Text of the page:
On the Agenda for Bretton Woods II
One may regard it as a mistake to convene a conference that is widely described as Bretton Woods II without the two years plus of preparation that preceded Bretton Woods I in 1944. But the die has now been cast, and the leaders of the G-20 countries are going to convene shortly in the first stage of what is widely described as Bretton Woods II. That being so, it behooves those of us interested in the topic to suggest the agenda that they should pursue.
It is doubtlessly inevitable that a conference convened in the midst of a world economic crisis will devote much of its attention to measures to address the crisis. I happen to think that the relevant set of measures (with the possible exception of a fiscal stimulus) have already been adopted, and that the best contribution the leaders could make would be to respect the adage: "Don't just do something, stand there." I doubt that they will see things the same way.
But irrespective of what they do to try to resolve the crisis, they will surely also want to begin to address the topic of reconstructing the international financial system so that it is less prone to crisis in the future. It is this subject that I wish to discuss.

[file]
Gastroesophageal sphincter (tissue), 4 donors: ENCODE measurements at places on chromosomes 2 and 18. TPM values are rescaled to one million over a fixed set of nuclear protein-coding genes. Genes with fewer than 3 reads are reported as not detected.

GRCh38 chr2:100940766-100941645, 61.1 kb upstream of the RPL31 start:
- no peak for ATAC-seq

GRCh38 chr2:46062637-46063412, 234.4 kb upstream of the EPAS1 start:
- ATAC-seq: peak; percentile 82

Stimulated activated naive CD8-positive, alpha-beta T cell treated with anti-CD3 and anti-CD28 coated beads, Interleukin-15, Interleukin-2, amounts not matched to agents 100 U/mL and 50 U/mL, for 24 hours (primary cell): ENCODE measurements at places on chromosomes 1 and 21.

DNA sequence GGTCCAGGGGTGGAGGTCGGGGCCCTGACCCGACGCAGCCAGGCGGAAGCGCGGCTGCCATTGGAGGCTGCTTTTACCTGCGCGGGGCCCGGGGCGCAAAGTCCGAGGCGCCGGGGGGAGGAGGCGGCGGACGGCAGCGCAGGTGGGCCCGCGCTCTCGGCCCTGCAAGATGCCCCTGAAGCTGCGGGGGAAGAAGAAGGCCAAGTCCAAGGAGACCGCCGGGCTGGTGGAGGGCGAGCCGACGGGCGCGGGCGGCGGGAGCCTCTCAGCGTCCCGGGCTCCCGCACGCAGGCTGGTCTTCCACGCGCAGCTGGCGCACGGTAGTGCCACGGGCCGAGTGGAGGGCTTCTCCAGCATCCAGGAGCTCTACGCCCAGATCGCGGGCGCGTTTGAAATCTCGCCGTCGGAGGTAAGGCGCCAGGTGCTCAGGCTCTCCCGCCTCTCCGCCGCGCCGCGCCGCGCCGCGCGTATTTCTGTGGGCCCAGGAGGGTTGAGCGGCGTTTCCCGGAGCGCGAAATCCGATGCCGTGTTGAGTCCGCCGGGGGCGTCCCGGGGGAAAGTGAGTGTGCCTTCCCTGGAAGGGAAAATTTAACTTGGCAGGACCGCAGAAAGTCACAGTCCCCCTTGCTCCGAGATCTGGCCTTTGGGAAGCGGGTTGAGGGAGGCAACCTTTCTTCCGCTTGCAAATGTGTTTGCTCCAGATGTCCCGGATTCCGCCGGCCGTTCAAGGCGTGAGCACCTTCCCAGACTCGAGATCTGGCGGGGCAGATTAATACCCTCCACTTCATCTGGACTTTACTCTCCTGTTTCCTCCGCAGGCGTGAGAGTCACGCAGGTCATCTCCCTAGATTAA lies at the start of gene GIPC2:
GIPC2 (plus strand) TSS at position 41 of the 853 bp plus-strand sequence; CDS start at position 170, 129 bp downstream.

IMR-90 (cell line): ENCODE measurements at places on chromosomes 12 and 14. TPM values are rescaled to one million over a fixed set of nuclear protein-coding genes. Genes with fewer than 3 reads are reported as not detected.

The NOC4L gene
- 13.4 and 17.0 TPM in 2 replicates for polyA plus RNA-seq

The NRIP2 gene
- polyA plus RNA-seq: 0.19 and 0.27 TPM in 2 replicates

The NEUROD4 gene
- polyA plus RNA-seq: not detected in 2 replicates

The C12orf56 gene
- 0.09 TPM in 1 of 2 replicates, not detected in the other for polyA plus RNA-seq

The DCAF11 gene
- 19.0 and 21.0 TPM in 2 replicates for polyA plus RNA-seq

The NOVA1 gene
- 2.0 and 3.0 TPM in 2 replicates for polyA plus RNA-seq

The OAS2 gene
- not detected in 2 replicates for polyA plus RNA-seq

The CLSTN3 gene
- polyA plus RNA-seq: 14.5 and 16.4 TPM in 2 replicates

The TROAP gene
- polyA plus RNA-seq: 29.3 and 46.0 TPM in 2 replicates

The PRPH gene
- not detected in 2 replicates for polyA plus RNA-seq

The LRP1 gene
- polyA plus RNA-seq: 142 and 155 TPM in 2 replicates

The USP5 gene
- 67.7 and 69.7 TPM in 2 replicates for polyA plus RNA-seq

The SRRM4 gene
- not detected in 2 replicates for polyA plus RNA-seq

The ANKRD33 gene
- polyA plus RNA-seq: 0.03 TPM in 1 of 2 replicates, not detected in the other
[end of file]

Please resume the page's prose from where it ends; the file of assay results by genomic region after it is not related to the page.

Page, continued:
The first topic that they will have to address is who to put in charge of the reconstructed international financial system. The options seem to be: a G-something; the Financial Stability Forum (FSF), which was invented after the Asian crisis; the International Monetary Fund (IMF) that was invented at Bretton Woods I; and some completely new organization. I am provisionally in favor of giving this responsibility to the IMF. All the G's exclude any influence of the smaller countries, which deserve to have a say in the future international financial system. The FSF is basically a transatlantic group of countries, plus the international organizations, with a minimal role for the Asians, whereas the need of the day is to give the Asians a weight that reflects their current role in the world economy. Creating a new organization would confront the same problems of power politics as reconstructing the IMF and would deprive the world of the services of its highly competent staff as a secretariat. Ergo, I prefer a reformed IMF.
The proviso is that the IMF is indeed reconstructed to reflect current realities. This means allowing the position of the Managing Director to be open to those of any nationality rather than restricted to those coming from a particular geographical region; ensuring political direction of the Fund by finally creating the Council; and altering the balance of power in favor of Asia at the expense of Europe. The minimal reform agreed earlier this year does not begin to address the need to make potential borrowing countries feel that this is now their organization and that it can therefore be expected to address their problems sympathetically.